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banner Tuesday, 1 May, 2001, 20:44 GMT 21:44 UK
That sinking feeling
O'Sullivan is a great player, says Price
O'Sullivan is a great player, says Price
BBC Sport Online speaks to world number 72 Mick Price about the day Ronnie O'Sullivan entered the record books with the fastest maximum in snooker history.

If anyone should know whether Ronnie O'Sullivan is capable of lifting the Embassy World Championship it is Mick Price.

Price, currently the world number 72, was the man on the receiving end of The Crucible's most magical moment - when The Rocket crashed home his memorable 147 in five minutes twenty seconds.

The 34-year-old, who is confident O'Sullivan will lift this year's trophy if he keeps his head, can still vividly remeber almost every shot from that remarkable frame four years ago - including the error which let The Rocket launch his break into action.

"Well if you were to ask me what the strongest part of my game is, I would have to say safety.

"But, on this occasion, I played one of the worst safety shots of my career, let Ronnie in and five minutes later history was made.


I just got a sense that he was going to do it
  Mick Price
"I realised from very early on that he could get a maximum and the way he did it was amazing - he was just getting quicker and quicker and at one point I thought he was going to explode.

"I've been on the snooker circuit for a while now and the sheer speed at which he moved around the table was hard to take in.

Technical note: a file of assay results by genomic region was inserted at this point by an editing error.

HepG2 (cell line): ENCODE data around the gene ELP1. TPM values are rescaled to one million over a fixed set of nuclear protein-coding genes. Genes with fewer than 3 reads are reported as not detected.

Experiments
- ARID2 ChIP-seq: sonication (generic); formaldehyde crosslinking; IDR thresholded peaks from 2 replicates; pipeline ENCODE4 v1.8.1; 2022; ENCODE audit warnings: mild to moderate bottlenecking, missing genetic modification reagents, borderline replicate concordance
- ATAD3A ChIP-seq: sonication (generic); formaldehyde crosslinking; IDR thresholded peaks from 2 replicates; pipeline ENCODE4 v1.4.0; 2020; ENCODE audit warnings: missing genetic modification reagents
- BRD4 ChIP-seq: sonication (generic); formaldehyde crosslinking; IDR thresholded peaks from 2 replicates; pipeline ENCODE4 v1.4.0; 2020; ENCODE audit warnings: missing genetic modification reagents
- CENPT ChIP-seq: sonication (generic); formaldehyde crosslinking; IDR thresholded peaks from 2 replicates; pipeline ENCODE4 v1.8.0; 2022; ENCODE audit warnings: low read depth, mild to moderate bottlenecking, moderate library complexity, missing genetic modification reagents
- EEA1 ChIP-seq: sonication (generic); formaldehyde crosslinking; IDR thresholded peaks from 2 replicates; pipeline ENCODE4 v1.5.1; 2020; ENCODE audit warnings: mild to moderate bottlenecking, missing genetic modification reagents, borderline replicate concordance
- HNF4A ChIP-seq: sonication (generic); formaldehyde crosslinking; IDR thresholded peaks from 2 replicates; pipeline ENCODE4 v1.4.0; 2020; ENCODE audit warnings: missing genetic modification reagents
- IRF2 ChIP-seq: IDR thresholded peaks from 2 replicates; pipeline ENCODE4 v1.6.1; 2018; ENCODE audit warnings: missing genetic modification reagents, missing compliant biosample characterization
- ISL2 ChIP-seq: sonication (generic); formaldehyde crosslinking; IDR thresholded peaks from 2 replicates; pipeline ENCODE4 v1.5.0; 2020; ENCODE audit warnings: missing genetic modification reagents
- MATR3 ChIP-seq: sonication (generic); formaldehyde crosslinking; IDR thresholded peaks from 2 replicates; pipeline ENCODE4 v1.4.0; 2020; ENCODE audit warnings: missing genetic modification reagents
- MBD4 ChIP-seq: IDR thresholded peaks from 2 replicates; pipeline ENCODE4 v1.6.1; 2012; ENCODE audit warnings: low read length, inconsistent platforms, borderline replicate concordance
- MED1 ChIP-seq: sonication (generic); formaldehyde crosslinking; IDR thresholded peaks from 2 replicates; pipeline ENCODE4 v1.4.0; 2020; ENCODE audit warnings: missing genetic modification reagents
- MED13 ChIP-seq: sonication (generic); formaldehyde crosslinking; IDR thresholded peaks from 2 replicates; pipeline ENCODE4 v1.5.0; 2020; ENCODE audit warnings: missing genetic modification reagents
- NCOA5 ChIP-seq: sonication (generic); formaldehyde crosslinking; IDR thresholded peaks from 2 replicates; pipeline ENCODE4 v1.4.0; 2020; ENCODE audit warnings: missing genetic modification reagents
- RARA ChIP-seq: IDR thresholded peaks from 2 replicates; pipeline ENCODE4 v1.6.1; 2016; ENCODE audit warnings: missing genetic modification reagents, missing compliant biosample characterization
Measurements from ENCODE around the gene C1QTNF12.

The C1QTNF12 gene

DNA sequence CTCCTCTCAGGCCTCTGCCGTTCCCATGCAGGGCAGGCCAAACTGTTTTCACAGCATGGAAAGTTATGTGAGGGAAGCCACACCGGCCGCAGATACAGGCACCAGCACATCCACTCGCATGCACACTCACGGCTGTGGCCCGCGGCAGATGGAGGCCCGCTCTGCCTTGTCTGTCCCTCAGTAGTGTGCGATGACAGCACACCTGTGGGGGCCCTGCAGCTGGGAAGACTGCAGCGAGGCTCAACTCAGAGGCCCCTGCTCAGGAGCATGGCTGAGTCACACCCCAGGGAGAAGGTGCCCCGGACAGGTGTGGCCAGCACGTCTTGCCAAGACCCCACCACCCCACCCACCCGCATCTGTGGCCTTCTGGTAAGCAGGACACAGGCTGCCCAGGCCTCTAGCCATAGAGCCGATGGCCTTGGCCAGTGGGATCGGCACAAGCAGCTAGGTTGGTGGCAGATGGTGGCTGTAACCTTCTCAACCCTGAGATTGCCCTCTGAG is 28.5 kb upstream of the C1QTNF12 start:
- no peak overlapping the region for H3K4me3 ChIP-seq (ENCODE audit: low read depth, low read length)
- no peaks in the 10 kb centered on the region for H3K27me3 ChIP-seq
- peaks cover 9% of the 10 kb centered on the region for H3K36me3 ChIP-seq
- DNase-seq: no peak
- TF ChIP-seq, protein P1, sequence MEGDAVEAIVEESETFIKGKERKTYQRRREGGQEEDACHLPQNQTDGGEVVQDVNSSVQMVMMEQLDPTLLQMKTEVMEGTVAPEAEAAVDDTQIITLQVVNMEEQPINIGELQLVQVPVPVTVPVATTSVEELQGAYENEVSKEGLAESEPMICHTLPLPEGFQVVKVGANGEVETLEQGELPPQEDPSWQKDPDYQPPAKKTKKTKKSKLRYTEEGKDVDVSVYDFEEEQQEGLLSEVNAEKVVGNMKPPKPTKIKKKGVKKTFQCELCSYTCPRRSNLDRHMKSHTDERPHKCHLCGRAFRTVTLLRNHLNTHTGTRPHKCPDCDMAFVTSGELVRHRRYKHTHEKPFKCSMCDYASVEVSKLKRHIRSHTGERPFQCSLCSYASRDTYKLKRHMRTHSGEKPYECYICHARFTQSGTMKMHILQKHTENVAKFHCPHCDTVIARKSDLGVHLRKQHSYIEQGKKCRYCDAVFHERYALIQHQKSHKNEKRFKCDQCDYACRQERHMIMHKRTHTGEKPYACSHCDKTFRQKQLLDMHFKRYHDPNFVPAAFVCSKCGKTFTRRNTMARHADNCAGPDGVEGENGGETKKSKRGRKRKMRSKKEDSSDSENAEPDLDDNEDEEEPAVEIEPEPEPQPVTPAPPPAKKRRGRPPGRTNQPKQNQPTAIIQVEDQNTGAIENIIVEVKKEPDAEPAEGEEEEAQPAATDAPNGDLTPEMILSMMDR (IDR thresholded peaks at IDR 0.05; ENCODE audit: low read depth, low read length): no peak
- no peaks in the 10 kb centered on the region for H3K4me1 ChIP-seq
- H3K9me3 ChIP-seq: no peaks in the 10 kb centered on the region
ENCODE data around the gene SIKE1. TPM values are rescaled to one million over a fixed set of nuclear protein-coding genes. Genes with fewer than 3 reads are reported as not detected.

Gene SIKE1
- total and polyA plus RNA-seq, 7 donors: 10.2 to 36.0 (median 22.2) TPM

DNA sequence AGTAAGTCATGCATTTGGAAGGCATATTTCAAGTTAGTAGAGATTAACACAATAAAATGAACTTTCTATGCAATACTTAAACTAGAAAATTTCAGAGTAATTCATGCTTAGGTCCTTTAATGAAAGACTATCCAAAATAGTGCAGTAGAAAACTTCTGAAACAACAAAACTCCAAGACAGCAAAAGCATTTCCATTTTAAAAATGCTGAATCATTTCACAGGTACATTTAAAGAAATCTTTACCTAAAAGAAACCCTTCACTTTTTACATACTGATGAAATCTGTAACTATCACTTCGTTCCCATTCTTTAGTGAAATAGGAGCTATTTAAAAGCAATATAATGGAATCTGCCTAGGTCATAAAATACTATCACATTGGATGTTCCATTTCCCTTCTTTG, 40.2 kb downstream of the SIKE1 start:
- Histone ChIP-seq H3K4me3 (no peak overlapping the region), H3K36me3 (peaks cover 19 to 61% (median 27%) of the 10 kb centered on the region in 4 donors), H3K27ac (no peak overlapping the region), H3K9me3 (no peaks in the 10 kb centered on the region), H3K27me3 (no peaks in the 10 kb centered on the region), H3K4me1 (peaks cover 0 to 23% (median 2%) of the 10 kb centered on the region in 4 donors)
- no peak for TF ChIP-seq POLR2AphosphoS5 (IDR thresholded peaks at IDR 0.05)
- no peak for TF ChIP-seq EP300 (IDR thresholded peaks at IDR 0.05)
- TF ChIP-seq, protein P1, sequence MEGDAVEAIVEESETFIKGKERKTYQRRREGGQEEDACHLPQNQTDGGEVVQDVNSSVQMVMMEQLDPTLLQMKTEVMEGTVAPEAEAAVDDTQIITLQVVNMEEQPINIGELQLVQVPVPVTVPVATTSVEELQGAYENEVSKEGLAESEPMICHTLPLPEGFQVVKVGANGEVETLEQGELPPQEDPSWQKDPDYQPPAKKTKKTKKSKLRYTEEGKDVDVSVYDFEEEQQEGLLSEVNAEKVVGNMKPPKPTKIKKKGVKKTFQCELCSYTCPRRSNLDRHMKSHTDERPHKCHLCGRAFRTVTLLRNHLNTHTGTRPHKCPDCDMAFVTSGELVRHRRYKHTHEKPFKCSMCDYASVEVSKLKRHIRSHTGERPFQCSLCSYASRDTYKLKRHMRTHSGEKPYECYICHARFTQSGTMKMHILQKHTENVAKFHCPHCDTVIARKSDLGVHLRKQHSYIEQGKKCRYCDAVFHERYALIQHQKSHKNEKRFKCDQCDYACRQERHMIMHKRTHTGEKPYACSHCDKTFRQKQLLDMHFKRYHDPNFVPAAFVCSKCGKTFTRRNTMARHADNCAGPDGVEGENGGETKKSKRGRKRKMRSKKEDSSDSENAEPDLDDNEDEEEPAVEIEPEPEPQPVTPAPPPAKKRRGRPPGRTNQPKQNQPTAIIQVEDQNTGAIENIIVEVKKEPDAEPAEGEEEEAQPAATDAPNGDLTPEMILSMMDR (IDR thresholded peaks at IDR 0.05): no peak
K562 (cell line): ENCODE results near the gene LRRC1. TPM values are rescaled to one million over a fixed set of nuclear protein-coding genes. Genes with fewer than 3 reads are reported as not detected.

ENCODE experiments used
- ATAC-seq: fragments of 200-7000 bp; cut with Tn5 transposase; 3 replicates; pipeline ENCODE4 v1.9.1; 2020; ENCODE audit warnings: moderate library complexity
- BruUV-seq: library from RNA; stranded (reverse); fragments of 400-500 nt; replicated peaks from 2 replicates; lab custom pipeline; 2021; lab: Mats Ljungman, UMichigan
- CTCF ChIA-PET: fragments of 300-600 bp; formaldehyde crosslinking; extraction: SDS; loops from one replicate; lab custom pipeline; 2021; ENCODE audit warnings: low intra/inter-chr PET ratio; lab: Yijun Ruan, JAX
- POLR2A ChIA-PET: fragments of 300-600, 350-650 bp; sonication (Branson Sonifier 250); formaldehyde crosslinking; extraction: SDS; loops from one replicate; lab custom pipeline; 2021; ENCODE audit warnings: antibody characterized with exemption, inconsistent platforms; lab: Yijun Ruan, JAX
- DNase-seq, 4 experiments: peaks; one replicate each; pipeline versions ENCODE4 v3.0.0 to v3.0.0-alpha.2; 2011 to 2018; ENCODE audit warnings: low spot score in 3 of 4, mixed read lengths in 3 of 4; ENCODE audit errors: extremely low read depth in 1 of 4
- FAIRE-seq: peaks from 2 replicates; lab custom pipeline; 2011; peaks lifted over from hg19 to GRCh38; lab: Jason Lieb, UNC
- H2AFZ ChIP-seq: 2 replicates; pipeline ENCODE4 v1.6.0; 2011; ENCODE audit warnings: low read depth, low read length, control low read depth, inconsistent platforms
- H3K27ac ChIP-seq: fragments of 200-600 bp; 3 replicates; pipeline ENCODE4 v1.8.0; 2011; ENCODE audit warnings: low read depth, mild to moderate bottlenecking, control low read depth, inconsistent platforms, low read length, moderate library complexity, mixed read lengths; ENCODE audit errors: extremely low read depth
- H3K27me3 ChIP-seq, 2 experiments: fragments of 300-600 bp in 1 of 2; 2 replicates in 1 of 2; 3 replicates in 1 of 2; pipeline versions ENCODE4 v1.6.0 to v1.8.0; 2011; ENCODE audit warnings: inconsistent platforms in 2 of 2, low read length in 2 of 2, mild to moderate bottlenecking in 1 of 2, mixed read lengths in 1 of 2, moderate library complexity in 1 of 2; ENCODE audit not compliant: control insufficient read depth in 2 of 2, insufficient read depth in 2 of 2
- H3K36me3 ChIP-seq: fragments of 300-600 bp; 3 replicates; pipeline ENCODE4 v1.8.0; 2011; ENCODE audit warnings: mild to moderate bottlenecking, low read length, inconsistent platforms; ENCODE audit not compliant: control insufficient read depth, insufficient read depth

"I only realised the guy was human when he took a breath before the green - and he told me later that he start getting a bit nervous at that point."

Despite the fact that he could still have conceivably won the frame, Price confesses he was willing Chigwell's finest all the way to a maximum from very early on.

Nervous

"When he got to 48, there were still four or five reds free and I knew he had a chance so I was urging him on.

"I just got a sense that he was going to do it - I don't know what it was but he couldn't seem to miss anything.

"The crazy thing was that before the frame he had whispered to me that he was tired - well, if that was him when he was tired I wouldn't like to play him on top of his game."

Price, who was once ranked 17th in the world, has had 25 maximum breaks in his own career and admits there is no better feeling in the game for a professional player.

And he acknowledged that despite the fact that players look composed when they get down to the final black, the truth is that they are just a nervous as the thousands watching across the nation.

"As a professional you always dream of getting a maximum and I always told myself that if I ever got the chance I would take hours over the final ball.

Price: I had a feeling about the 147
Price: I had a feeling about the 147
"The first 147 I knocked in I couldn't see for tears when I got down to play the black.

"I got down to the black three times before I actually dared to wobble it in but the sensation afterwards was indescribable.

"You just prey you don't do what Ken Doherty did at the Benson and Hedges Masters and miss the final black - I once missed the pink and that was bad enough but for a player as experienced as Ken to miss was very surprising."

Having first hand experience of what O'Sullivan is truly capable of achieving, Price is quietly confident he can win his first Embassy World Championship.

"It would be a tragedy if someone of Ronnie's ability never won the game's ultimate prize," said Price, who is an avid Nuneaton Borough fan.

Quit threats

"We are talking about someone who beat me in a pro-am at the age of 12 and I was a professional then and was knocking in centuries at the age of 10 - so this is a rare talent.

"And I think if he can hold himself together at this year's tournament he will win it this year.

"However, his greatest enemy is himself. As well as his continual quit threats, he has already shown he is not is not mentally right for tournament.

"But he has got so much in reserve and he can easily burst into life and show the world what he is truly capable of so there is no telling what might happen."

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